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VisitWalesWelsh beach towns come out on top

July 2016

Five of Wales’ beautiful beach towns have been picked by Rough Guides as being some of the very best in Britain. The list of Britain’s Best Seaside Towns, published by the leading publisher in travel writing, honours the British tradition of a trip to the seaside. It has the UK’s top examples of the different types of seaside towns, from those boasting golden beaches to those with the greatest  amusement arcades. Read on to find out more about which of Wales’ towns made the cut.

Porthmadog, Gwynedd

Not many seaside towns can claim to having 22 kilometres of railway running between the harbour and a nearby mining town, but Porthmadog, with its Ffestiniog Railway, certainly can. The views outside the carriages are breathtaking, with cascading countryside, mountain-lined horizons and green fields galore. Snowdonia National Park is very close to Porthmadog; from the town, you can see right across the Glaslyn River estuary to the mountains. It’s hard not to be blown away by the natural beauty that surrounds you.


Aberystwyth, Ceredigion

Here’s a university town with a difference. Forget any presumptions of fast food joints and cheap booze - Aberystwyth has retained its charm despite thousands of students now studying there. Georgian houses run along the promenade, a Victorian inspired camera obscure sits atop of a big hill and numerous art galleries and the National Library of Wales provide culture on a plate. One of the coolest things that happens there is the starling invasion. Every winter, 50,000 starlings roost under the pier. From dusk every night, they swoop over the waterfront in flocks to form dramatic black clouds.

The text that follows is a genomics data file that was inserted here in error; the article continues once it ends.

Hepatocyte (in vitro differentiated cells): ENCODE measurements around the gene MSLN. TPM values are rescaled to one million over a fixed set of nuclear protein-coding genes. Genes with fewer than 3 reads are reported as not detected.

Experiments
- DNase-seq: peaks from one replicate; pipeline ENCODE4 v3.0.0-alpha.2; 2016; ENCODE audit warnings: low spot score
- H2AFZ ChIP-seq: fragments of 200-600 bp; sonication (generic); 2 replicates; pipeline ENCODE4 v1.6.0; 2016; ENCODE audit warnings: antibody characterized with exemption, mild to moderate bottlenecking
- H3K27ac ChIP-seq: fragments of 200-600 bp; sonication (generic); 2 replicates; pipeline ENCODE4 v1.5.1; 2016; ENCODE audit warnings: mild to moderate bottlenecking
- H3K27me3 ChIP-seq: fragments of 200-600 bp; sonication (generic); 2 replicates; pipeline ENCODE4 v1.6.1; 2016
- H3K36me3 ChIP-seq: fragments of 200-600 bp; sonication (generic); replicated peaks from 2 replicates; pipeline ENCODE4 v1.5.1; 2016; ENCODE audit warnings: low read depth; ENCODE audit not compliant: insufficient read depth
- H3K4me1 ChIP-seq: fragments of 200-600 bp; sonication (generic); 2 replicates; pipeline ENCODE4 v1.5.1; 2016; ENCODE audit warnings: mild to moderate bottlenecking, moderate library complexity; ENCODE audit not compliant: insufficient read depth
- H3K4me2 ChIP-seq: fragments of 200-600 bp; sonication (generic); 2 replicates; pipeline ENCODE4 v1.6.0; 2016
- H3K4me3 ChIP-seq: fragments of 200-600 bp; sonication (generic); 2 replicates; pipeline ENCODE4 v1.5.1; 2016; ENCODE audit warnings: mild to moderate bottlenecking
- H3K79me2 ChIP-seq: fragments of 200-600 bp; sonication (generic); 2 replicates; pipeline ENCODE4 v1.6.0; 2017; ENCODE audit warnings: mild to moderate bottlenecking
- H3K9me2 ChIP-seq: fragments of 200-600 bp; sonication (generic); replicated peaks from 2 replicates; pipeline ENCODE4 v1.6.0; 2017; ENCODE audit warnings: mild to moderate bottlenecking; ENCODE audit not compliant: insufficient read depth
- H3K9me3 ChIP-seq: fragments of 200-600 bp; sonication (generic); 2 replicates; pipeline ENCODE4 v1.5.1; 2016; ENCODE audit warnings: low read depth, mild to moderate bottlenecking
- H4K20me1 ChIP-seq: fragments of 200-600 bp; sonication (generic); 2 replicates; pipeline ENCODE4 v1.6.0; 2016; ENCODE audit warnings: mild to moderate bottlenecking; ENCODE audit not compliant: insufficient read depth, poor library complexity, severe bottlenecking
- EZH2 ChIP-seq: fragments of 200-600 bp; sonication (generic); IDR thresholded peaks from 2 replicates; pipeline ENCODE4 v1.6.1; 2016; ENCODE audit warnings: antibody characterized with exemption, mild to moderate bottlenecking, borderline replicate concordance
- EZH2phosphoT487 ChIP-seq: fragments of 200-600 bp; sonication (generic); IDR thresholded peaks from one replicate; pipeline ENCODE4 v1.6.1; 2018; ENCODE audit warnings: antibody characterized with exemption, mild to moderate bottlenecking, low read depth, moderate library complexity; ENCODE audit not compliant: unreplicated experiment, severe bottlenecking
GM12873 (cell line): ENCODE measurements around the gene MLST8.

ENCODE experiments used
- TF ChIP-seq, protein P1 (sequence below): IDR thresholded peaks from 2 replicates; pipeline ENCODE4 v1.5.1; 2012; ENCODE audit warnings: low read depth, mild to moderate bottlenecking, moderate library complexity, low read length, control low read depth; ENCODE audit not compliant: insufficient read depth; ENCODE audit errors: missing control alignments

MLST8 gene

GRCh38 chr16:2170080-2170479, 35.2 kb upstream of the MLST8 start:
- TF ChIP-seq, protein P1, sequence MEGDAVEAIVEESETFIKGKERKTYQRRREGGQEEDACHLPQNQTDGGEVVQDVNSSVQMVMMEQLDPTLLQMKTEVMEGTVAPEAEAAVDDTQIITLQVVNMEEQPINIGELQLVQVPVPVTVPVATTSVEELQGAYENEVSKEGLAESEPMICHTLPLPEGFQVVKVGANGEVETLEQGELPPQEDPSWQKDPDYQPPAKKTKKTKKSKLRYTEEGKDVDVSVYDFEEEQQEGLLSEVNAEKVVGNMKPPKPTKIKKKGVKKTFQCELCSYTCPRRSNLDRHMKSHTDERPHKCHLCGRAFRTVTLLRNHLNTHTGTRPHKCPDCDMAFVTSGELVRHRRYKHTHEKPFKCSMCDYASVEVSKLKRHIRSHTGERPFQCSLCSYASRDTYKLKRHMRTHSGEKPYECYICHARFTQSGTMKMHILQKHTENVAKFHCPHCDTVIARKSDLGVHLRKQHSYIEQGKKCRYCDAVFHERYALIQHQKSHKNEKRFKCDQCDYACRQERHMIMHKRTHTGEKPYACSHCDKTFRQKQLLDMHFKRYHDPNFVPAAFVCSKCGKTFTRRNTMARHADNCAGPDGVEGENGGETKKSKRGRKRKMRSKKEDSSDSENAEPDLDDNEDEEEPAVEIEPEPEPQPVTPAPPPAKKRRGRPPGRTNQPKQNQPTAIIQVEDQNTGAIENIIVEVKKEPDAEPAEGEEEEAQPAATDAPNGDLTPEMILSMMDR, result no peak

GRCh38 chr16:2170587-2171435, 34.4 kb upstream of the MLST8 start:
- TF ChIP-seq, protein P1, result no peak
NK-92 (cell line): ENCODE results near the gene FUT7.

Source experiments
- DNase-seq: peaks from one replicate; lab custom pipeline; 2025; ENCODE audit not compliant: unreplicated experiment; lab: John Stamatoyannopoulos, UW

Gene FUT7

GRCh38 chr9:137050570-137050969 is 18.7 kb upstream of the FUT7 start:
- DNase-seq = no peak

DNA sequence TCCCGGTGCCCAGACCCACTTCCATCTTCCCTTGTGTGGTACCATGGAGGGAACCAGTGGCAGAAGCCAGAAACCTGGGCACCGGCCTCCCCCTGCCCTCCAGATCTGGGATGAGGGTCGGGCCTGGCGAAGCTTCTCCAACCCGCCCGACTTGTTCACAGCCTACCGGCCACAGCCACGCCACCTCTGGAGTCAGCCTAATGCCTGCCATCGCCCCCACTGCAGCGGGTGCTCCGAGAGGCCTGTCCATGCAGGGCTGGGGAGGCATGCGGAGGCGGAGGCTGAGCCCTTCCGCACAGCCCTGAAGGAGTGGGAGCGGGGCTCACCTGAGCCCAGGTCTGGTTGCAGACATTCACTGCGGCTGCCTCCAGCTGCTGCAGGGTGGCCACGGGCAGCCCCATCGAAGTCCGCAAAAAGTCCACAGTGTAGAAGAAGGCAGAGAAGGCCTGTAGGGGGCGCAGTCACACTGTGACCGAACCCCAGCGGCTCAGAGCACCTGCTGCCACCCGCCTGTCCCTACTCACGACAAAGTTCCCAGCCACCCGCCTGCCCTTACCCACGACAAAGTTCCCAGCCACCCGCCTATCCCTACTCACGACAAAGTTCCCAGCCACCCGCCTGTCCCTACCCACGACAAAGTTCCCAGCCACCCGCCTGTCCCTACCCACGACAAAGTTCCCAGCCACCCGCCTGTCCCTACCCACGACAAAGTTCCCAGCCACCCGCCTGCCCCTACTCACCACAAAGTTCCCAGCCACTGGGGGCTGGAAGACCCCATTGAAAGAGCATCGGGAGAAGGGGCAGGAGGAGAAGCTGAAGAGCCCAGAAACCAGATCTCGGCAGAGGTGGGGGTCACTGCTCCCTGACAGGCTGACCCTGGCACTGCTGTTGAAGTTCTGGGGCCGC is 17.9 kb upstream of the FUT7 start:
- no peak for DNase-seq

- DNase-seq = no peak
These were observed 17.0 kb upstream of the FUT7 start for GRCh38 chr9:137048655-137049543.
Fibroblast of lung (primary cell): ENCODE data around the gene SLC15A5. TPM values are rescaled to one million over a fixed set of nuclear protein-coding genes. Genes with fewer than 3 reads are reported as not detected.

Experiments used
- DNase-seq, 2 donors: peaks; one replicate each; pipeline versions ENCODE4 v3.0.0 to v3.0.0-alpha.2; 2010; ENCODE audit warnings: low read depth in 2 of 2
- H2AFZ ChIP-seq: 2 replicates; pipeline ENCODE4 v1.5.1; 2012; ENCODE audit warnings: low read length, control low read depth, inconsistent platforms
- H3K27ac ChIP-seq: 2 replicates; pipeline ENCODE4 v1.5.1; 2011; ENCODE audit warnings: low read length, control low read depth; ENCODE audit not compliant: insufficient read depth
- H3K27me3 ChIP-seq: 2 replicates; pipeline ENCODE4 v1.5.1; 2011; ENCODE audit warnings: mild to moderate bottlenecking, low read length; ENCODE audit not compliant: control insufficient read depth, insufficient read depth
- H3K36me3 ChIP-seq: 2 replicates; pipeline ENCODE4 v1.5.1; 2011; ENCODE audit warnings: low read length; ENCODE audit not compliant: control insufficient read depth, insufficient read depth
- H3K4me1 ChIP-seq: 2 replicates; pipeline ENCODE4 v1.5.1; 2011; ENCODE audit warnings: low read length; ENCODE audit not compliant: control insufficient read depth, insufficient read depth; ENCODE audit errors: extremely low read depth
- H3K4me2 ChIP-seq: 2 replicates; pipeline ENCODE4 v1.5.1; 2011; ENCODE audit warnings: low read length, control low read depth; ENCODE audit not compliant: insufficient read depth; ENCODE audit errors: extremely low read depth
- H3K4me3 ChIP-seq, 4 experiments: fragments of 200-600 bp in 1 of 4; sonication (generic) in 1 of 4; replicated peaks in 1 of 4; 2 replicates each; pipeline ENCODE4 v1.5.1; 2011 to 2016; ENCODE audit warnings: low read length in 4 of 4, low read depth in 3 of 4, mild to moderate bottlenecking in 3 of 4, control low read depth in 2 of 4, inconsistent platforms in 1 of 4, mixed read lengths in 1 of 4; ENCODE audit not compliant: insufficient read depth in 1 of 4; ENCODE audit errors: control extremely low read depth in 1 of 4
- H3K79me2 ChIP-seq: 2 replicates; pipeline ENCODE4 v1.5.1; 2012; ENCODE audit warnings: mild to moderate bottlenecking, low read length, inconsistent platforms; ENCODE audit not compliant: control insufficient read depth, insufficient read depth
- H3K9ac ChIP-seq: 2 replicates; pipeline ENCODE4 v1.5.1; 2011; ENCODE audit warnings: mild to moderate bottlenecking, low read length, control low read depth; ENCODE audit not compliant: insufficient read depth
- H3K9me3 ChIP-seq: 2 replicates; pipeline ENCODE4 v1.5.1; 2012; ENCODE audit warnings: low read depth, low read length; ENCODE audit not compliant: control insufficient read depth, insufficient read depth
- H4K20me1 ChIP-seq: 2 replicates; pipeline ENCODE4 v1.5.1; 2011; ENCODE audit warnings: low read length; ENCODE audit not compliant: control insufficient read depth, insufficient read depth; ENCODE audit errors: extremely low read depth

Tenby, Pembrokeshire

One of the things that’s bound to be on most Welsh families’ to-do lists is a trip to Tenby. Even Roald Dahl used to visit! Three Blue Flag beaches are surrounded by the medieval stone walls of the town, which are shouldered by a brightly coloured row of little houses. The Welsh name for Tenby, ‘Dinbych-y-pysgod’, literally translates into ‘little fortress of fish’. It couldn’t be any more of an idyllic seaside town if it tried!

Portmeirion, Gwynedd

Perhaps most famous for its cultural links, Portmeirion, a semi-fictional town, truly is one of a kind. As a stunning Mediterranean inspired resort in the middle of rural North Wales. it’s a strange but wonderful Italianate village that screams sunshine and endless coastline, regardless of how dank the weather actually is. It was famously the filming location for The Prisoner, and every year it houses the music and art festival, Festival No. 6

Llandudno, Conwy County Borough

The largest seaside resort in Wales is also one of the country’s best. With an award-winning pier, miles of beaches, amusement arcades, funfairs, ice cream parlours, a toboggan run and a mini golf course, it really delivers what you’d hope for at the seaside. The town is said to have inspired Lewis Carroll to write ‘Alice in Wonderland’; fans can go on special Alice tour to see the sights. Next to the town is a prominent limestone headland known as Great Orme. The dramatic mound, from which you can see Snowdonia unfold, can be climbed by cable car or tram.

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